This film received its initial television showing in Seattle Friday 10 May 1957 on KING (Channel 5), followed by Honolulu 17 May 1957 on KHVH (Channel 13), by Philadelphia 24 May 1957 on WFIL (Channel 6), by New Haven CT 31 May 1957 on WNHC (Channel 8), by Altoona PA 7 June 1957 on WFBG (Channel 10), by New York City 5 August 1957 on WCBS (Channel 2) , by Chicago 17 August 1957 on WBBM (Channel 2), by Tampa 15 September 1957 on WFLA (Channel 8), by Minneapolis 18 September 1957 on KMGM (Channel 9), by Hartford CT 22 September 1957 on WHCT (Channel 18), and by Los Angeles 15 November 1957 on KTTV (Channel 11); in San Francisco it was first telecast 10 May 1958 on KGO (Channel 7). See more »


In the navy "aye-aye" is used to acknowledge an order. In this film it's used when "yes sir" would have been the proper response. See more »


Referenced in Hollywood Hist-o-Rama: Robert Taylor (1962) See more »


The Star Spangled Banner
(1814) (uncredited)
Music by John Stafford Smith
Lyrics by Francis Scott Key
Played by the naval band when the flag is raised
See more »

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User Reviews

Less a great war movie and more a love letter to the men and ships of the sea.
4 May 2016 | by selek-44899See all my reviews

An unexpected gem, this war movie is a warm and gentle tale filmed in the stark, cold terror which followed the attack on Pearl Harbor.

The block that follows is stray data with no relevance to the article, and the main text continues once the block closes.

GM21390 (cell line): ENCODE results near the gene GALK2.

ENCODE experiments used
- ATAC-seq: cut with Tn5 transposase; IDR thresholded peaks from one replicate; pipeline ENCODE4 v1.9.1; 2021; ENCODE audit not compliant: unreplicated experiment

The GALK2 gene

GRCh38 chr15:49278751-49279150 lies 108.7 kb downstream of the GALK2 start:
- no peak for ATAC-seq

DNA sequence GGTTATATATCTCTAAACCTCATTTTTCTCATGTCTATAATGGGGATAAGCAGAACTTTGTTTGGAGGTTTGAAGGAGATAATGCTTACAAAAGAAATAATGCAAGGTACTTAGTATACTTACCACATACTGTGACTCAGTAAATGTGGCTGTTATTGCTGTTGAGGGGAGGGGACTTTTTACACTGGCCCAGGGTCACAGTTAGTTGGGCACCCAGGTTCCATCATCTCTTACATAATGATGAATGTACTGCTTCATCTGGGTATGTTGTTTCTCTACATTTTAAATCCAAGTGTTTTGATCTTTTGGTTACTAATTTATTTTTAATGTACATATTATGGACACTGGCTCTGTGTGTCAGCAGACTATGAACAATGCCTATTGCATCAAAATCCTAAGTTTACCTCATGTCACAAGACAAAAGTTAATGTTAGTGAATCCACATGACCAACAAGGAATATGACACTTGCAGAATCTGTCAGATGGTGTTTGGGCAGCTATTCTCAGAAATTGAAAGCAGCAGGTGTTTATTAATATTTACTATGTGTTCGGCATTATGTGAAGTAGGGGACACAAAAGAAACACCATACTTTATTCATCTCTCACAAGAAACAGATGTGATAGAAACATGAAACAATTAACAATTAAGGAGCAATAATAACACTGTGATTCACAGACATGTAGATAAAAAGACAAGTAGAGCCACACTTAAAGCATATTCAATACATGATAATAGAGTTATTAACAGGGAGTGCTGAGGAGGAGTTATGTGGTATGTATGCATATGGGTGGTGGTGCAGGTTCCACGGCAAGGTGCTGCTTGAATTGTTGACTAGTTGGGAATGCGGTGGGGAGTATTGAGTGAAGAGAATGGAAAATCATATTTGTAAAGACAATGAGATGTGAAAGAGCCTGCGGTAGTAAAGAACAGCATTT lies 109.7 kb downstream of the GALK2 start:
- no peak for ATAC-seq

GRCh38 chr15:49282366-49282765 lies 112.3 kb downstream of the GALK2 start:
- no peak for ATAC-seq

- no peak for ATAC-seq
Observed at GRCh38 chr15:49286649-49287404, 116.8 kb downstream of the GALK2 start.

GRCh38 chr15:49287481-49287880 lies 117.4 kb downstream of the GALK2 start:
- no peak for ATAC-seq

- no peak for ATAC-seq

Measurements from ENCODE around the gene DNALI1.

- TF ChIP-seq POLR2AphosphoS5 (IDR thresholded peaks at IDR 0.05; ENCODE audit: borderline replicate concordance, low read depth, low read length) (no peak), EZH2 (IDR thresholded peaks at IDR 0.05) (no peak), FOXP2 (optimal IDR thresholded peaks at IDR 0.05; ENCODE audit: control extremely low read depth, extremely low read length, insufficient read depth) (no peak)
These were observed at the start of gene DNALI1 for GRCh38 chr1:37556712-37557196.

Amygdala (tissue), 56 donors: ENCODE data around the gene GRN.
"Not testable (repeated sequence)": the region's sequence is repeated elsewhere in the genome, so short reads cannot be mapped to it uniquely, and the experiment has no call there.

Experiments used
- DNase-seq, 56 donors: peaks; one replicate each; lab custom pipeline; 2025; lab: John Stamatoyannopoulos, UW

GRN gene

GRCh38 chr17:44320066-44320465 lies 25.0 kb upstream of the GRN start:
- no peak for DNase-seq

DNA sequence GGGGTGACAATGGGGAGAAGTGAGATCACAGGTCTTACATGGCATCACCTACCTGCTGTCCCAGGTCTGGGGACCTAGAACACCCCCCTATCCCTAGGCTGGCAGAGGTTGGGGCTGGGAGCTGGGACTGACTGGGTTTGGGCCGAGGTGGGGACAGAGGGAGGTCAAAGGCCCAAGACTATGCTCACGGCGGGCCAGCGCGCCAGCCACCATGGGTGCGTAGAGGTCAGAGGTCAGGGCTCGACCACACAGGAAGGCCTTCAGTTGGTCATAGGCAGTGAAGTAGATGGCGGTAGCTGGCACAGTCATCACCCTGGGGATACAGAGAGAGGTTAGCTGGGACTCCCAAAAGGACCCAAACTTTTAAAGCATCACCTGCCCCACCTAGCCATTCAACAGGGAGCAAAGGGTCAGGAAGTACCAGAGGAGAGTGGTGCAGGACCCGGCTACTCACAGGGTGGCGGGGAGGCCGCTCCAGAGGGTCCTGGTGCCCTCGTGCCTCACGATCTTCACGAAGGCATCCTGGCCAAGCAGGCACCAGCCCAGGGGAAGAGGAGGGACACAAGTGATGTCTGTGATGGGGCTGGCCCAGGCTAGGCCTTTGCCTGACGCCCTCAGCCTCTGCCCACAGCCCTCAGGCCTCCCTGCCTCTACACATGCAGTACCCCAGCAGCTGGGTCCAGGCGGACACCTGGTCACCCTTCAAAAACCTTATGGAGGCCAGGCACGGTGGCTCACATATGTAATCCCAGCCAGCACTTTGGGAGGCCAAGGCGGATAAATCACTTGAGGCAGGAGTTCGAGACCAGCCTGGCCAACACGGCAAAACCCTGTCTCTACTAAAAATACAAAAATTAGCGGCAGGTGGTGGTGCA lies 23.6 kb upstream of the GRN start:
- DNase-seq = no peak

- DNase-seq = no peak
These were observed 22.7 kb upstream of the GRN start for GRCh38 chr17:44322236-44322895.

It lacks the rah-rah sentiment of many war pictures, but in many delivers a truth larger epics could not.

Though the story is (generally) about a crack-and-polish aristocrat getting his (much-deserved) comeuppance and becoming a better man, it is also a love story.

Walter Brennan plays Chief Yeoman Johnson, a passed-over and long- forgotten relic who spent the majority of his life caring for- and championing- the ship he loved.

To the world at large, the destroyer Warren is a forgotten relic, a rusting has-been best left mouldering in her grave. Johnson alone believes in her, and in the film's climax, she justifies the faith of both Johnson and the new generation recruited to man her.

As a retired USN sailor, I find a verisimilitude in Brennan's performance about the love of a crew for their ship, and in Charles Laughton's performance as a crusty old admiral doing the right things in the most irritating (for his victims) manner possible.

There is greater truth in the crew's reaction to the rescue of a boatload of women and children. People may laugh at the idea of gruff, rough-and-rowdy sailors melting (and getting slightly goofy) over children and babies, but I saw it first hand during Operation Sharp Edge. Yes- grizzled chief petty officers DO actually melt when babies smile.

In an era in which people are jaded by CGI, the special effects are quaint and antiquated, but effective. A great deal of care and attention to detail was paid to the models, and those versed in the ships of the era can make out the (American) vessels by type and class.

Finally, the humor in the movie is top-notch and satisfying with karma and just desserts being served in equal measure.